Monday was a relatively quiet day for the overall stock market, and major market benchmarks closed very close to unchanged on the day. Yet that lack of apparent movement belied substantial undertones within the market, as strength in the pharmaceutical and biotechnology arena offset significant losses in industries tied to energy products and other physical commodities. Investors are generally on edge as they try to work through the countervailing factors affecting the markets right now, but some individual stocks suffered setbacks that sent their shares downward. Among those stocks with the worst losses on the day were Lending Club (NYSE:LC), JD.com (NASDAQ:JD), and Joy Global (NYSE:JOY).
Lending Club lost more than a third of its value after news that its CEO had resigned. The lending marketplace's first-quarter earnings report, released this morning, indicated 87% growth in operating revenue and adjusted EBITDA that more than doubled from year-ago levels. However, CEO Renaud Laplanche's resignation came following an internal review in connection with sales of $22 million in near-prime loans to a single investor even though that investor had given specific instructions contrary to what actually happened. New Executive Chairman Hans Morris characterized the transaction as "minor," yet he acknowledged that "a violation of the Company's business practices along with a lack of full disclosure during the review was unacceptable to the board." Morris and the board appear satisfied that Lending Club can bounce back, but investors clearly weren't as confident.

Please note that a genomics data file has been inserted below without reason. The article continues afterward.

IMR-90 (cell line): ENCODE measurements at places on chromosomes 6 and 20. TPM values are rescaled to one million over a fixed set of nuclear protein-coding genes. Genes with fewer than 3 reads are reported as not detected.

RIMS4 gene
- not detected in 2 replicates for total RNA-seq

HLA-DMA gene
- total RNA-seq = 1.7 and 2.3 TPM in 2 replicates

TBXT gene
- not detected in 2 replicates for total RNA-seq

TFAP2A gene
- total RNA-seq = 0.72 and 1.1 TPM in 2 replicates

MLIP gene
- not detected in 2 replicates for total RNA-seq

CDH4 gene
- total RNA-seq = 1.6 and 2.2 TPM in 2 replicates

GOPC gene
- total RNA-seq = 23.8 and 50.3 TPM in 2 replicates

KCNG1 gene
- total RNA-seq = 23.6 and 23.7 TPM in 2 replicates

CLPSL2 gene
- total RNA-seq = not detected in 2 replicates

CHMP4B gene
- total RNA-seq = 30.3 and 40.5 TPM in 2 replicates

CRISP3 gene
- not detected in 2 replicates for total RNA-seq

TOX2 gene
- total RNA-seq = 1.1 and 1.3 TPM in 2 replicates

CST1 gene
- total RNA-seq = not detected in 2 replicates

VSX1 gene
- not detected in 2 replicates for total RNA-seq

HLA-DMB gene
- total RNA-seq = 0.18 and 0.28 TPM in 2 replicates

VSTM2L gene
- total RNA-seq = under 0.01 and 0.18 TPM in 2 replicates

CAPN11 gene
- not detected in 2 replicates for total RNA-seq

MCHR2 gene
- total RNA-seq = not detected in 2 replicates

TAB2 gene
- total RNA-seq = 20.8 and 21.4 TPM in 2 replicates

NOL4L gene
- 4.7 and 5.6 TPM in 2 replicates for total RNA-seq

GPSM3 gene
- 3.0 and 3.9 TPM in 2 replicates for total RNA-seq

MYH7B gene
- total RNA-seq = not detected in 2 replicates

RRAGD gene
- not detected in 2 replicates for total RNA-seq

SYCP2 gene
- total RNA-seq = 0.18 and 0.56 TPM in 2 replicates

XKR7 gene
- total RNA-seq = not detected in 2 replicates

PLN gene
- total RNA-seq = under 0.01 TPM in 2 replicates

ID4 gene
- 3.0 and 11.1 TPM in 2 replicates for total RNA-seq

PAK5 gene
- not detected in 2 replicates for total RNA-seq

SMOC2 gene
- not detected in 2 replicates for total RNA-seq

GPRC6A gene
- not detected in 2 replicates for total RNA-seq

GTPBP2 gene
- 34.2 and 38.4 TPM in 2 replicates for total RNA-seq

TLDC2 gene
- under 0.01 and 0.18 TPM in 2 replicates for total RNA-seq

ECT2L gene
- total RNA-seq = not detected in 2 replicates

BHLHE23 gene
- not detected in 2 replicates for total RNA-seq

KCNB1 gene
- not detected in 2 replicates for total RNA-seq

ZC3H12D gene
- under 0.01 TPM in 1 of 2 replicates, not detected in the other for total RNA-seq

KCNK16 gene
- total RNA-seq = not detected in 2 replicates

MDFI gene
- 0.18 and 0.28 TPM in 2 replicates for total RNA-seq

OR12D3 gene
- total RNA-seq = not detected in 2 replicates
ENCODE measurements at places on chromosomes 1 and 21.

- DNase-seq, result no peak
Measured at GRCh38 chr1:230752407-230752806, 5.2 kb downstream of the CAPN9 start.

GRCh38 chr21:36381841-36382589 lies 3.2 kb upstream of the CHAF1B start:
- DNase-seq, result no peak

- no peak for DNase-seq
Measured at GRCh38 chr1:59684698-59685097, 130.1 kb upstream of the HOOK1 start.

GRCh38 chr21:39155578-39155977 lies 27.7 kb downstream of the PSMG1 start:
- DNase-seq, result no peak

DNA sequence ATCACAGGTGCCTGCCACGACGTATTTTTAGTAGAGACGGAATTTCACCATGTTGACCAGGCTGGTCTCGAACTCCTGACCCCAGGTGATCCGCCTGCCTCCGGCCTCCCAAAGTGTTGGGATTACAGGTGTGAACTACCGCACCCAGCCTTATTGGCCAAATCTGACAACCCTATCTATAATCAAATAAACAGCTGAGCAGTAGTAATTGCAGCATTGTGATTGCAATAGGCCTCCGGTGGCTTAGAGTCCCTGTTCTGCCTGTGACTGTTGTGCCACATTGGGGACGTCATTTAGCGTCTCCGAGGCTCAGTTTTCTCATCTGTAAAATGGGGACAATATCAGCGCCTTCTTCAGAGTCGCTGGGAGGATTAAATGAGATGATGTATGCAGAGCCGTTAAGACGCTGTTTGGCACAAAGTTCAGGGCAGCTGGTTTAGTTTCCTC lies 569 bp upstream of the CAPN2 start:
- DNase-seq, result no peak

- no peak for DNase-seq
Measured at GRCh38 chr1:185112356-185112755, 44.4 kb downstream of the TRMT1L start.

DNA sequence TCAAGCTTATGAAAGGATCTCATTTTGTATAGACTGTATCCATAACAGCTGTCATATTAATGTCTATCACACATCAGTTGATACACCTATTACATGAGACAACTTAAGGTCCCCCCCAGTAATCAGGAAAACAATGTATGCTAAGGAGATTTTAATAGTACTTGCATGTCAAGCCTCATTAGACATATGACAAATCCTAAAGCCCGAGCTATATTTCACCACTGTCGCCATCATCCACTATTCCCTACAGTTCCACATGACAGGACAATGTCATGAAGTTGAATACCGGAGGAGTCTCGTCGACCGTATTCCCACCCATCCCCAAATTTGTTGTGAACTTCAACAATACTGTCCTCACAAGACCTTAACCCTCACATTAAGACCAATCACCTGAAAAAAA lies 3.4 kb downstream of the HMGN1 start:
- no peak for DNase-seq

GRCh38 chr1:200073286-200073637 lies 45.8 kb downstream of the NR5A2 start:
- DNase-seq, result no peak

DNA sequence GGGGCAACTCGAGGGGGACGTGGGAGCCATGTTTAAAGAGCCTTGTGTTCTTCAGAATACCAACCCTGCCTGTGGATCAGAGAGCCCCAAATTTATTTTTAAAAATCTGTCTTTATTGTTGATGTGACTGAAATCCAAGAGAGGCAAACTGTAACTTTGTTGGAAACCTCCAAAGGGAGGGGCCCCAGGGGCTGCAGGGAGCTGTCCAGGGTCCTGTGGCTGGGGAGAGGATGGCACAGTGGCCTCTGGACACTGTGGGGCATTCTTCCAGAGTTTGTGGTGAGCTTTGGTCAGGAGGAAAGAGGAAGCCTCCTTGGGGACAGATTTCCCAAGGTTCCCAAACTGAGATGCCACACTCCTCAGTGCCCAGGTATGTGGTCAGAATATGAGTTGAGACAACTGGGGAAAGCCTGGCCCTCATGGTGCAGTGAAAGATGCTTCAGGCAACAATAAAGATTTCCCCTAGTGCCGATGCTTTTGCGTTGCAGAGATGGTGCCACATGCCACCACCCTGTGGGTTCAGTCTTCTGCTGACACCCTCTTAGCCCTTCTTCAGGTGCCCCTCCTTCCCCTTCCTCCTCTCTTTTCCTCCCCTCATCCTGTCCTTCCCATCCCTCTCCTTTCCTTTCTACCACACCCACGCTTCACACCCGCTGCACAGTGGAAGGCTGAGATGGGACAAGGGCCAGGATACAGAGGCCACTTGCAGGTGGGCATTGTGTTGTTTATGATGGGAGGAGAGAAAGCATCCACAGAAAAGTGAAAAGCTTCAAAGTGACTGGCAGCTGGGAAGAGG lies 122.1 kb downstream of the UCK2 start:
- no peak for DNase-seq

JD.com fell 7% in the wake of the Chinese Internet company's first-quarter financial report. The e-commerce specialist reported a 55% rise in gross market value for the first quarter, and annual active customer accounts jumped by nearly three-quarters to more than 169 million. Fulfilled orders were up by more than half to 342 million. However, adjusted operating losses for the quarter were only minimally less than they were in the year-ago period. Even the apparently solid results didn't show the rapid pace of growth that some investors had sought, and overall concerns about China's condition from a macroeconomic standpoint weighed on investor sentiment. Other reports from the Chinese Internet space also likely played a role in JD's weakness.
Finally, Joy Global dropped 18%. The maker of heavy equipment for the mining industry had already seen its stock more than double since early January, and optimism about the rebound in prices for many precious and base metals had prompted the rise in its share price. However, Monday's about-face in prices for several key commodities likely raised new concerns about just how much further a rebound could lift Joy Global. Without a lasting rebound driven by strength in key economies like China, Joy Global will have trouble convincing mining companies to spend on capital equipment and other long-term needs.